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Why I’m Sharing My Story

This coming Monday, March 19th at 8:30pm, Active Minds is hosting a “Share Your Story” event in the Benjamin Mays Center, also known as the Silo. Students are invited to share their personal experiences with mental illness through whatever medium they choose: poetry, narrative story, dance, other performance art, etc. This year, I’ll be sharing part of my own story.

I struggled with my decision to speak up about my experiences with mental health for a long time. I don’t generally shy away from discussing it with friends, but the thought of talking about my private mental health issues in front of people I don’t know very well or at all, many of whom likely don’t know that I’ve struggled in the past, gave me pause. It’s one thing to be open with people you know and who know you and another thing entirely to be vulnerable before a crowd of individuals who could very well judge me based on what they see and hear at this one event. I’ll be honest—I’m nervous and a bit scared to do this. As a result of my past, I want people to view me as a strong and confident woman, and I’m well aware that some will believe my past and current struggles undercut that impression. I believe that most people want to be seen as strong and capable, and that unwillingness or reluctance to show vulnerability or perceived weakness only adds to the stigma surrounding mental illness. I want to change that.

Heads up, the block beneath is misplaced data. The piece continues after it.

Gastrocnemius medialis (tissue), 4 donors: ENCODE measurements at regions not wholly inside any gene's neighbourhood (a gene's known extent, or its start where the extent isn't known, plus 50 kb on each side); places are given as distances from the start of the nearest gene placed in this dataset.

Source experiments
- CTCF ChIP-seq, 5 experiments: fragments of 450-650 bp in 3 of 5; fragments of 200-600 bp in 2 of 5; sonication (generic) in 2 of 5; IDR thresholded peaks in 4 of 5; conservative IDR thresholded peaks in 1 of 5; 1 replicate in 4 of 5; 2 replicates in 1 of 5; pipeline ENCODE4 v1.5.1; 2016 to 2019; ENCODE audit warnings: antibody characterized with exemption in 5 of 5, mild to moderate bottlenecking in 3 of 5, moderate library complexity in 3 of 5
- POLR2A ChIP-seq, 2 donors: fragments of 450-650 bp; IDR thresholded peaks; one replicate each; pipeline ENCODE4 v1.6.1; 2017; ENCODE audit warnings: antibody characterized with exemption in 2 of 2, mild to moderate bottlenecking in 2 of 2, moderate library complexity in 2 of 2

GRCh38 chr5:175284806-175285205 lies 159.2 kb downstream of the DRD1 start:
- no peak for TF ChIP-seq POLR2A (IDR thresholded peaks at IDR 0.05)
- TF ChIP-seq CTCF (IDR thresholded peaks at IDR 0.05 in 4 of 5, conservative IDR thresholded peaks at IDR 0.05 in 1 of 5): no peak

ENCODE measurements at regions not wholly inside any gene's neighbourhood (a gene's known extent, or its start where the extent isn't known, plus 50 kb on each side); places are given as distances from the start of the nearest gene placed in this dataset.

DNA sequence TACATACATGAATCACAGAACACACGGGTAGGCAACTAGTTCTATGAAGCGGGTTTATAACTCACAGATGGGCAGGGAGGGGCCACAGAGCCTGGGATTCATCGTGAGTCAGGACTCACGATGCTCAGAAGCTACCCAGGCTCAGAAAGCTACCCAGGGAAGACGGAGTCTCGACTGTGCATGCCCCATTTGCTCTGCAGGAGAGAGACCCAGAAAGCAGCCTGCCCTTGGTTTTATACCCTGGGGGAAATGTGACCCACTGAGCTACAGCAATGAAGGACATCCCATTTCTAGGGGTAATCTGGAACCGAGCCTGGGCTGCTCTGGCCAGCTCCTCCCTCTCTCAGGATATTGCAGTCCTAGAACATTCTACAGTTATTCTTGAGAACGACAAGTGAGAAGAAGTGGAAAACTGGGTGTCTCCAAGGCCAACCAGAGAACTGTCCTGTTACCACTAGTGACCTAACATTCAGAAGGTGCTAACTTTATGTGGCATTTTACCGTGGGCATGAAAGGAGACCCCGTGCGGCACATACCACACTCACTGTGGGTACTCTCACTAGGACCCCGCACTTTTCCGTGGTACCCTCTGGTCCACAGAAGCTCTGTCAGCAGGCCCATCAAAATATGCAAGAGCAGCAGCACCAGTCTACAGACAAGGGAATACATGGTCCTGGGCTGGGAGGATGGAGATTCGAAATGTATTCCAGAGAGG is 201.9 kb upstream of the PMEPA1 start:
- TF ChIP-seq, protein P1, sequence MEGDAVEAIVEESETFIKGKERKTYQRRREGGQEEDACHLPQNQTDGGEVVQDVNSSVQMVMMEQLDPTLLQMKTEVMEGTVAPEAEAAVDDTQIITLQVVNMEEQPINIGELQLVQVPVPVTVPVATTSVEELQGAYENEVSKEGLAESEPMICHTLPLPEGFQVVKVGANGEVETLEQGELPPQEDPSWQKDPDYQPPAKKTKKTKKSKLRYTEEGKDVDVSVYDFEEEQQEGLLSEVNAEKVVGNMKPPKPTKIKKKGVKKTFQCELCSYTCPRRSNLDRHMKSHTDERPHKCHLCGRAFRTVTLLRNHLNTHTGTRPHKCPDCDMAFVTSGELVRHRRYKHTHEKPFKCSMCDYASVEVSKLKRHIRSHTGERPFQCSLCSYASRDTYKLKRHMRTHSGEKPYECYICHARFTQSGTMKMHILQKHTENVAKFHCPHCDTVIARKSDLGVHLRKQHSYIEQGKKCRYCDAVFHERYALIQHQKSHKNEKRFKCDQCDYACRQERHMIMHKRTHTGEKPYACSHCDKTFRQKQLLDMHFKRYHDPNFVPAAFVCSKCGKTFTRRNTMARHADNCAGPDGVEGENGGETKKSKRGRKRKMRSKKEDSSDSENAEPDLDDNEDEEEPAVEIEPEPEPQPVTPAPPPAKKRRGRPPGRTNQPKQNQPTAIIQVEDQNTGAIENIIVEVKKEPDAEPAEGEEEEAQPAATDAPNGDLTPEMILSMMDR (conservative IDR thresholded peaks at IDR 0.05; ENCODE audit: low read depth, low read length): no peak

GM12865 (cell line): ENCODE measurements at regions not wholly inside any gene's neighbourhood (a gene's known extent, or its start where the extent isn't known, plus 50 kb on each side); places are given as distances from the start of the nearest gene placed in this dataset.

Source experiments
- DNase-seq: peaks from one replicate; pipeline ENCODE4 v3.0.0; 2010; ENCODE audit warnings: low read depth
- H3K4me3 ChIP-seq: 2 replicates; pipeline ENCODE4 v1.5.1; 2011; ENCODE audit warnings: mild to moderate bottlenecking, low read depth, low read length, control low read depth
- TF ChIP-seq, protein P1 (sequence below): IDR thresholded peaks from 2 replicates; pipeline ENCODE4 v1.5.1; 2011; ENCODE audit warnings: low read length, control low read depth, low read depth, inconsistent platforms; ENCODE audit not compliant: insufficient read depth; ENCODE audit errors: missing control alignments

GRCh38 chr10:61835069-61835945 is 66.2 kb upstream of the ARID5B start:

Living with mental illness doesn’t make me or anyone else weak; if anything, it makes us strong. People struggling with mental health issues know that every single day can be a battle, and a lot of the time, it can feel like a losing one. There are days when I don’t want to get out of bed or interact with anyone, and there are times when I find myself holding my breath without even realizing it while walking around on campus. Sometimes, the smallest tasks seem nearly impossible, and it can be so tempting to just stay in bed and avoid the world. But when I can, I force myself out of bed and make myself do whatever it is I need to do, and while that can seem like a miniscule feat to someone unfamiliar with mental illness, it’s a massive victory for me. It’s a sign that I was able to go about my life, and it’s a sign that I was able to be stronger than my mental illnesses that day. Recovery is a long journey, and it’s not just visiting a therapist and talking about feelings. It’s a conscious effort every single minute of every single day to change how your brain thinks about things, to challenge your automatic assumptions about yourself and the world, to literally fight against yourself in order to heal. It is hard work, and it’s not so easy as just “being happy” or “smiling,” both things I’ve been told to do in order to make my mental illness “go away.”